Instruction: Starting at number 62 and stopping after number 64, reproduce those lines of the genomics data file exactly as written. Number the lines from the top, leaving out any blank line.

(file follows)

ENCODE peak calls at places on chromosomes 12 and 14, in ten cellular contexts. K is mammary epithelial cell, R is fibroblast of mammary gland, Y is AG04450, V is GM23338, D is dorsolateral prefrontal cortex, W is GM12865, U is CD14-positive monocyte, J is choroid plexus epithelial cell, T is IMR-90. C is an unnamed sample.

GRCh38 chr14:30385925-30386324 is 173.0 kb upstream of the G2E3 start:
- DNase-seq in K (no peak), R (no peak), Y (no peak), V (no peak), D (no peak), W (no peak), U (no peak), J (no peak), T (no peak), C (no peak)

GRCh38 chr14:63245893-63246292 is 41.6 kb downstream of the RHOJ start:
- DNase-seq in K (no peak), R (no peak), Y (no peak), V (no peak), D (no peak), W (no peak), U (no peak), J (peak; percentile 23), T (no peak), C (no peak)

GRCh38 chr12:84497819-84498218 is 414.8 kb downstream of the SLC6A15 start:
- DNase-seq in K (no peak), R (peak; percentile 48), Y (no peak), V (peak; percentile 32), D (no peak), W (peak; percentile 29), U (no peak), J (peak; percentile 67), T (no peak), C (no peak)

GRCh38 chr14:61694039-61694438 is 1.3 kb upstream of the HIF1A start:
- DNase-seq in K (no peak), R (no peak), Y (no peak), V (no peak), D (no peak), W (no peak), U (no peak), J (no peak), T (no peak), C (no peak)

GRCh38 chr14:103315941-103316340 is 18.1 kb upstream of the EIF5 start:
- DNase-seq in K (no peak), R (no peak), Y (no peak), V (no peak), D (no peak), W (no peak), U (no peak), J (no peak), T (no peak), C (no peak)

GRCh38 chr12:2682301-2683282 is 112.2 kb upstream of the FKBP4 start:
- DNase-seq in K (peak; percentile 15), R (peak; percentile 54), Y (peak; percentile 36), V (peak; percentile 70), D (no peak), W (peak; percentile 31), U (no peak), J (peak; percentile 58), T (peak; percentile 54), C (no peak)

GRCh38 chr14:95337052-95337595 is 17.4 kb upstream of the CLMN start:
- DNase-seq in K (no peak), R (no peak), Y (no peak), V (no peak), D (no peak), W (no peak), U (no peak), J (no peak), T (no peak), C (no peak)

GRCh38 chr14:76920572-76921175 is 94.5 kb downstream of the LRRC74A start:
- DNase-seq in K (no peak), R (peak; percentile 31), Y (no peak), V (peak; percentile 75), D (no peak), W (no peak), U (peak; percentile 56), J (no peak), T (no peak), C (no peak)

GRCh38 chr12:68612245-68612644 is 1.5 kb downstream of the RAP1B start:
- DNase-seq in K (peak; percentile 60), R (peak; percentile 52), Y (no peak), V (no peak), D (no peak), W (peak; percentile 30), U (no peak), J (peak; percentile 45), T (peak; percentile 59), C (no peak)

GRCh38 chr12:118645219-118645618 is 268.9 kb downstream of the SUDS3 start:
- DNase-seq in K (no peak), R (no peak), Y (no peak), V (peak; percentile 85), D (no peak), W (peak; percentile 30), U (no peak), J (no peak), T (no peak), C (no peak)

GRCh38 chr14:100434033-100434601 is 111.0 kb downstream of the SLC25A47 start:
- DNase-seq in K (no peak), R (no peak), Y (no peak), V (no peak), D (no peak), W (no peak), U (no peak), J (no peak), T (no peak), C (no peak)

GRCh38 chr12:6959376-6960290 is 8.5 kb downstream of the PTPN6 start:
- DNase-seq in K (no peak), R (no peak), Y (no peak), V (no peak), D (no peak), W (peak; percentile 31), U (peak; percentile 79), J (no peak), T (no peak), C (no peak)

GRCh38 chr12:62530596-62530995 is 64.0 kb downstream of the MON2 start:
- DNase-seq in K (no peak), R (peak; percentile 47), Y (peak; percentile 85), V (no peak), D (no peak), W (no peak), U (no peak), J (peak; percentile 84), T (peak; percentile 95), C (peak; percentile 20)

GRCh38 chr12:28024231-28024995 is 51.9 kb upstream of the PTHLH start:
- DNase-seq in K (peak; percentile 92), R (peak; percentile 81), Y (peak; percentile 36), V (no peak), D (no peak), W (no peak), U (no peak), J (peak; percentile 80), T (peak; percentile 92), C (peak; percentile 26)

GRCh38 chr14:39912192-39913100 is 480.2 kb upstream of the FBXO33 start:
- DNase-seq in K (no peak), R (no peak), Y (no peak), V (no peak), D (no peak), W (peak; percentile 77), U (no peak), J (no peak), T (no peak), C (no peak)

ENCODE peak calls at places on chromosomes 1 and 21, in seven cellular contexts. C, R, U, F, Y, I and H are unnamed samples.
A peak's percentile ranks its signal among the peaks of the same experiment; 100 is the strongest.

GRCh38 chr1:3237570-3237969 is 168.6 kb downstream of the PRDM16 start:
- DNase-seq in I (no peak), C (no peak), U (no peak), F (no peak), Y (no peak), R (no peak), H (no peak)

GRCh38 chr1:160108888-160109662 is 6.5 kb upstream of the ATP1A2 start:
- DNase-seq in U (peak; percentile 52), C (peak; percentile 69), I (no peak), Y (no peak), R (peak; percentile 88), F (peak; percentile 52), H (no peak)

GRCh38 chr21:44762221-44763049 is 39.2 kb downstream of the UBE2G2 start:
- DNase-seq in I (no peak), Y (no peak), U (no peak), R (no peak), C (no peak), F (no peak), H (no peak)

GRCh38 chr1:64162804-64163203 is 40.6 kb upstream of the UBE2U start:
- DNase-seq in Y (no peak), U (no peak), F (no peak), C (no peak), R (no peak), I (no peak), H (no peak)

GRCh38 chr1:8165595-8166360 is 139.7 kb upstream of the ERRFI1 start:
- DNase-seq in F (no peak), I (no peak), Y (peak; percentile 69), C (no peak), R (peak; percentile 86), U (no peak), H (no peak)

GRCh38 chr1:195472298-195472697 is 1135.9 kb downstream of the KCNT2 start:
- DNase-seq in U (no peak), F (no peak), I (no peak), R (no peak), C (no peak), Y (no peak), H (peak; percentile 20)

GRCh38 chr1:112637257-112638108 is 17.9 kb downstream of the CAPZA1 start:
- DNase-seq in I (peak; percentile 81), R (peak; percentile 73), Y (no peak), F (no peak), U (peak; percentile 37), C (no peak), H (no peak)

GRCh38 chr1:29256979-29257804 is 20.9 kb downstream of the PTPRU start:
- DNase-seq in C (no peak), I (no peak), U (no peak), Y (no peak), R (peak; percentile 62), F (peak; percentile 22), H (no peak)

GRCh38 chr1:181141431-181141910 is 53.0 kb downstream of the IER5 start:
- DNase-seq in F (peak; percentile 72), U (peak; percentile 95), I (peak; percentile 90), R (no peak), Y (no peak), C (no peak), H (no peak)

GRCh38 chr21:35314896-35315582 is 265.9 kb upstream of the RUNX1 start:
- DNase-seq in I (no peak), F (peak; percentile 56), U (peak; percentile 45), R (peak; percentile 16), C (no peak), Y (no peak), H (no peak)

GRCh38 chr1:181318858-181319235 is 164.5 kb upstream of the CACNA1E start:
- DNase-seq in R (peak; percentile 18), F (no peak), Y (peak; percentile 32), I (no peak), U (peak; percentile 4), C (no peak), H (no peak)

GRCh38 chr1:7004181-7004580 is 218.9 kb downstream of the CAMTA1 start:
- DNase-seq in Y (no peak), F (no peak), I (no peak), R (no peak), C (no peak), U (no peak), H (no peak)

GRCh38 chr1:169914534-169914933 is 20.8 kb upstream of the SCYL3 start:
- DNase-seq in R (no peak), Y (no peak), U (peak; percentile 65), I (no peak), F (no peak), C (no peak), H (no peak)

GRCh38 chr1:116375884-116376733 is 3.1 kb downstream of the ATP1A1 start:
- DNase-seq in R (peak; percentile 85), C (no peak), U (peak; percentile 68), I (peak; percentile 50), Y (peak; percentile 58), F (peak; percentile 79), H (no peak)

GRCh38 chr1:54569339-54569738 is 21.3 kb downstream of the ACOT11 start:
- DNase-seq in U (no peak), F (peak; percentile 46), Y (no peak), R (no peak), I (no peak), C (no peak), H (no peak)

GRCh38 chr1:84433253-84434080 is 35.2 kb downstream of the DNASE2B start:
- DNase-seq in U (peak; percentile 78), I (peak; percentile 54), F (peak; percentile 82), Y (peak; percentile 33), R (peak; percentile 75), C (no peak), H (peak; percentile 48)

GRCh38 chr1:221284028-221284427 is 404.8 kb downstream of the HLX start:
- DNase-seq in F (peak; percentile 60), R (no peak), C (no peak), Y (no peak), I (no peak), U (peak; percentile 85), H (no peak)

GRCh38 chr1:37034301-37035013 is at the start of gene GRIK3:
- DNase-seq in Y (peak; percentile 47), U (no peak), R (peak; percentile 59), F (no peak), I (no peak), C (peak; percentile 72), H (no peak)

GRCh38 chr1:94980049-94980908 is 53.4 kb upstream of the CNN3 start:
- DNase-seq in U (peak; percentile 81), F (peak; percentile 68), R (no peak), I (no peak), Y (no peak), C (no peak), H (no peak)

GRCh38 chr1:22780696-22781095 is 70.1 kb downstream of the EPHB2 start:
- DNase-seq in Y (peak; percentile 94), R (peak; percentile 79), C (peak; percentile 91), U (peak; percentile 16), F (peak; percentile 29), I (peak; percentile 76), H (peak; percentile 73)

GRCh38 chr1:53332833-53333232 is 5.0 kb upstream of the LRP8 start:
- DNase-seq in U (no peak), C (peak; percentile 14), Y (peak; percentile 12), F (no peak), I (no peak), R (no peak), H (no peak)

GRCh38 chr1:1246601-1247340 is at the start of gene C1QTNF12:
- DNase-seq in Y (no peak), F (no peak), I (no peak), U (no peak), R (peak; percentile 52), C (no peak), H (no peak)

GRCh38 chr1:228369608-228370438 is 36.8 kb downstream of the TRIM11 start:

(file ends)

GRCh38 chr1:54569339-54569738 is 21.3 kb downstream of the ACOT11 start:
- DNase-seq in U (no peak), F (peak; percentile 46), Y (no peak), R (no peak), I (no peak), C (no peak), H (no peak)

GRCh38 chr1:84433253-84434080 is 35.2 kb downstream of the DNASE2B start: